Guide to Technology Transfer in East, Central and Southern Africa

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Most developing countries still depend heavily on imported agricultural equipment from the developed world, and many of these imports are high cost, inappropriate to countries’ needs, difficult to maintain in remote areas and could to a large extent be replaced by locally manufactured alternatives. The barriers to communication and technology transfer are still very strong. Even when countries know the equipment they want, and have found where it is made within the region, logistical obstacles, customs barriers and financial restrictions often prevent them from obtaining it. It is frequently easier to purchase from established suppliers through established trade routes in Europe, than from a manufacturer just over the border in a neighbouring territory.

This Guide has been prepared to break down the barriers between communication and technology transfer in agricultural equipment. The authors of this guide hope that it will prove useful both to manufacturers and to users of agricultural equipment in East, Central and Southern Africa.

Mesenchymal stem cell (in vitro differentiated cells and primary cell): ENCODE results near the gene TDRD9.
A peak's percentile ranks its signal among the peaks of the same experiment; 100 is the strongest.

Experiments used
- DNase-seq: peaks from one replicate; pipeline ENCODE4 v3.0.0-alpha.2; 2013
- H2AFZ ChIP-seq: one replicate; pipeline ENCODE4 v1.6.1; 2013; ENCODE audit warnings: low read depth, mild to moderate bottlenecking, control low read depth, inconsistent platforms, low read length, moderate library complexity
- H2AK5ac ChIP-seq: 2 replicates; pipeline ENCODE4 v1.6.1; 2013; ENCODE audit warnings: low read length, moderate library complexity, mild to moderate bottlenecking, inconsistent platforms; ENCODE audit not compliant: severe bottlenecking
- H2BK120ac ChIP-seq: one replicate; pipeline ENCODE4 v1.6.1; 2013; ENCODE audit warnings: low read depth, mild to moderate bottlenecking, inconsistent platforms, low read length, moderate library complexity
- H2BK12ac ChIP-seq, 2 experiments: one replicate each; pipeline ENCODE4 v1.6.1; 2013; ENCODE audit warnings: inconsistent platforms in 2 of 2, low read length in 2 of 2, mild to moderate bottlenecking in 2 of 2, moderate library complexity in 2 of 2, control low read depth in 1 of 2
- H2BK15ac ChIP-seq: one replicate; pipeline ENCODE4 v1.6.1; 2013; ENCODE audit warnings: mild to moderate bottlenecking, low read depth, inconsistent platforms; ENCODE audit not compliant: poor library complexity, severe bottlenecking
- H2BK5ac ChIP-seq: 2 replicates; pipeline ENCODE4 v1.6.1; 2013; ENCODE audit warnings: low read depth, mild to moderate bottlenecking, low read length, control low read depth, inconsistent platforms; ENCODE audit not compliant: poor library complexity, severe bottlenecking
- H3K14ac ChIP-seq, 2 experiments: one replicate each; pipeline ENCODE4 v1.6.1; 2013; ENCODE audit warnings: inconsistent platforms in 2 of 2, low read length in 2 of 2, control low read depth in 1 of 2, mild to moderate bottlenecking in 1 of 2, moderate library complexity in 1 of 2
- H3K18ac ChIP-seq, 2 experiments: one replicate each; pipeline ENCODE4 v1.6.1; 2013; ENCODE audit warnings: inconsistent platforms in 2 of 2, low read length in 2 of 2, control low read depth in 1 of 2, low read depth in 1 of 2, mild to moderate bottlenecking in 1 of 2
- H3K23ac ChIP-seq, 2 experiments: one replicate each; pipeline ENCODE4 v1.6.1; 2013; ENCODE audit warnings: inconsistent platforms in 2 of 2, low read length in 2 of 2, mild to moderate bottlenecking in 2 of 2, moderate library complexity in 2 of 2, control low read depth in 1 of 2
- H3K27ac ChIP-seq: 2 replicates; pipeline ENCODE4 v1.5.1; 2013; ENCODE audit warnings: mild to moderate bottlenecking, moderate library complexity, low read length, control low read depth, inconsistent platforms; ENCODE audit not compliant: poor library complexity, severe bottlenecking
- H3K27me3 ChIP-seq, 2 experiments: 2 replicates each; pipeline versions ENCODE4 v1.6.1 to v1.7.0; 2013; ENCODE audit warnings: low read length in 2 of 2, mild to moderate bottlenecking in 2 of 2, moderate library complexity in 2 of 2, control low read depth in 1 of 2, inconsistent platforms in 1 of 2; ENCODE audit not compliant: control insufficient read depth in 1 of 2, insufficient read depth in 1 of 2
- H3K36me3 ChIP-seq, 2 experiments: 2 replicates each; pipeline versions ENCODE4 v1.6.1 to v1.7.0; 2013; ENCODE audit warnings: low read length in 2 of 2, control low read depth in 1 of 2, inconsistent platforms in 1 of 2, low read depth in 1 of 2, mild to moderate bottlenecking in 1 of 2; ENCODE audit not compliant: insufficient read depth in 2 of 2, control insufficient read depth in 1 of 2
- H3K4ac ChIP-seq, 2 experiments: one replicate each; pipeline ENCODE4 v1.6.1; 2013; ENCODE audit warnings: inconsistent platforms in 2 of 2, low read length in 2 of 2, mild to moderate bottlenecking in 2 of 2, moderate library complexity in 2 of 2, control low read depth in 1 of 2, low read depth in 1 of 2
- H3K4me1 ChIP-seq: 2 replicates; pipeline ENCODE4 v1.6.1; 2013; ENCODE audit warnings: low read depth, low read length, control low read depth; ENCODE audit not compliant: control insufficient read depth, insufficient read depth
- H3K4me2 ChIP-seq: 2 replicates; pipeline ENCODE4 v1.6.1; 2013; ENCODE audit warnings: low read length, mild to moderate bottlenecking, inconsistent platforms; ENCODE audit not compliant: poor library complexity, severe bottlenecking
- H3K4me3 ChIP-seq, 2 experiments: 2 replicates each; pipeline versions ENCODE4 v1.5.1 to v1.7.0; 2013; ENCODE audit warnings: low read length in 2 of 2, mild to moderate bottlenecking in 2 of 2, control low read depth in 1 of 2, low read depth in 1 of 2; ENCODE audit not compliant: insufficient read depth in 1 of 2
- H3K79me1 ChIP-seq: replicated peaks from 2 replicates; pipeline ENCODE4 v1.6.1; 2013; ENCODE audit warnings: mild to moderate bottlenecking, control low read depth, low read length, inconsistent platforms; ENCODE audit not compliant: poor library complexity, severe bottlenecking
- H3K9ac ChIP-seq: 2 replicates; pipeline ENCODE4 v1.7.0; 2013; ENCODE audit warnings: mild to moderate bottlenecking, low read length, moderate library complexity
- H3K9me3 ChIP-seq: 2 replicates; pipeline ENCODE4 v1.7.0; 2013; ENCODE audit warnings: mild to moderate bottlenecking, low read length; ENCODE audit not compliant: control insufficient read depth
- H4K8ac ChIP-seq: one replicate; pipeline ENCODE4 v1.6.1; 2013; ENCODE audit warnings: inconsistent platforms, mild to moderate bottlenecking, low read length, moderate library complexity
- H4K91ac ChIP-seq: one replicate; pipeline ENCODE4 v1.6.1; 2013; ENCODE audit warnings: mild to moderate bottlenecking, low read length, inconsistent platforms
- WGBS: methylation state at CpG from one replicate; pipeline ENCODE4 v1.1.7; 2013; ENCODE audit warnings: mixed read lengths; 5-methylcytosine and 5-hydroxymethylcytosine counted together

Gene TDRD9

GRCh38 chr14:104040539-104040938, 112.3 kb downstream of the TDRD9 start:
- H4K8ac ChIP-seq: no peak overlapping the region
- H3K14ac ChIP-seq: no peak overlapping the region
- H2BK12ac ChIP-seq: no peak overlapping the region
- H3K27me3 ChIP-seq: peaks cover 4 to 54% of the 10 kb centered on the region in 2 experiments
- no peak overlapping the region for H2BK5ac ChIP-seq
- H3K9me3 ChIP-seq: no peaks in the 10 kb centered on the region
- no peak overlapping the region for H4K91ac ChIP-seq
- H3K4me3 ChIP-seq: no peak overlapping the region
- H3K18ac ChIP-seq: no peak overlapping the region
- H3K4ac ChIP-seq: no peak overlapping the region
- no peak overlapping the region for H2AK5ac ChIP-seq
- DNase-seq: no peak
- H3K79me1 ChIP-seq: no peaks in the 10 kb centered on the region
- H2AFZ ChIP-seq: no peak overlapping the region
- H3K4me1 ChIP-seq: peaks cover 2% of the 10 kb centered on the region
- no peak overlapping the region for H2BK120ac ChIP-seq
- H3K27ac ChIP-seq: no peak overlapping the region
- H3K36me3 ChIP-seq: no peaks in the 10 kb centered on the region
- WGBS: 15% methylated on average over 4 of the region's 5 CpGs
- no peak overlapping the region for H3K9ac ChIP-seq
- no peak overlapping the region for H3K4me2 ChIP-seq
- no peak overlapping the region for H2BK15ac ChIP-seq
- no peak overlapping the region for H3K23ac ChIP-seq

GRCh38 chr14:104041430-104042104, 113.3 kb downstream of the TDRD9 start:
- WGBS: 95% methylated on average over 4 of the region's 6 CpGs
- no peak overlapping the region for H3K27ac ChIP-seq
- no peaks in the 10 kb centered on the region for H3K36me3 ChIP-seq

Background to the Guide

The origin of this Guide to Technology Transfer can be traced to the Rural Technology Meeting organized by the Commonwealth Secretariat with the Government of Tanzania in Arusha, Tanzania in August 1977. At that meeting more than 100 items of locally made equipment from all countries of East, Central and Southern Africa, as well as some from West Africa, India and Papua New Guinea, were brought together and tested in the field by participants drawn from all the countries of Commonwealth Africa. The participants also had the opportunity to compare experiences of tackling the technical, economic and administrative problems of getting appropriate equipment from the drawing board to the factory bench, and thence out to the users.


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